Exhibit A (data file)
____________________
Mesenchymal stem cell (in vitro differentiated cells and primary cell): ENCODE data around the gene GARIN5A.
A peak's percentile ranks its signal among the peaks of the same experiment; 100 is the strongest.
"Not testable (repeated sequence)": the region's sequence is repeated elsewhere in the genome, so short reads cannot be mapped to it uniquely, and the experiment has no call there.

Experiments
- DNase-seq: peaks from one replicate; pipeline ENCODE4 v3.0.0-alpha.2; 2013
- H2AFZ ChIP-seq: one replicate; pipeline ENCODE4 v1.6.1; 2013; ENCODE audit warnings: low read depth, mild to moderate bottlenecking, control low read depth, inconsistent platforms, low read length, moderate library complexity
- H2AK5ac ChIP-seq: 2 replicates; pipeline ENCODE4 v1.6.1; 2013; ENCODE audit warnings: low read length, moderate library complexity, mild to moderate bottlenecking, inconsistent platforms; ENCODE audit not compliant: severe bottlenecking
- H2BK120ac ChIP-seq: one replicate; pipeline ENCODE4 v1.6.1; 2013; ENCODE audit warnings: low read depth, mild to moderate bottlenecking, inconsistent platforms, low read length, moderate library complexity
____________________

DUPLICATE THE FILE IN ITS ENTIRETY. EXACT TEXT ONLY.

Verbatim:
Mesenchymal stem cell (in vitro differentiated cells and primary cell): ENCODE data around the gene GARIN5A.
A peak's percentile ranks its signal among the peaks of the same experiment; 100 is the strongest.
"Not testable (repeated sequence)": the region's sequence is repeated elsewhere in the genome, so short reads cannot be mapped to it uniquely, and the experiment has no call there.

Experiments
- DNase-seq: peaks from one replicate; pipeline ENCODE4 v3.0.0-alpha.2; 2013
- H2AFZ ChIP-seq: one replicate; pipeline ENCODE4 v1.6.1; 2013; ENCODE audit warnings: low read depth, mild to moderate bottlenecking, control low read depth, inconsistent platforms, low read length, moderate library complexity
- H2AK5ac ChIP-seq: 2 replicates; pipeline ENCODE4 v1.6.1; 2013; ENCODE audit warnings: low read length, moderate library complexity, mild to moderate bottlenecking, inconsistent platforms; ENCODE audit not compliant: severe bottlenecking
- H2BK120ac ChIP-seq: one replicate; pipeline ENCODE4 v1.6.1; 2013; ENCODE audit warnings: low read depth, mild to moderate bottlenecking, inconsistent platforms, low read length, moderate library complexity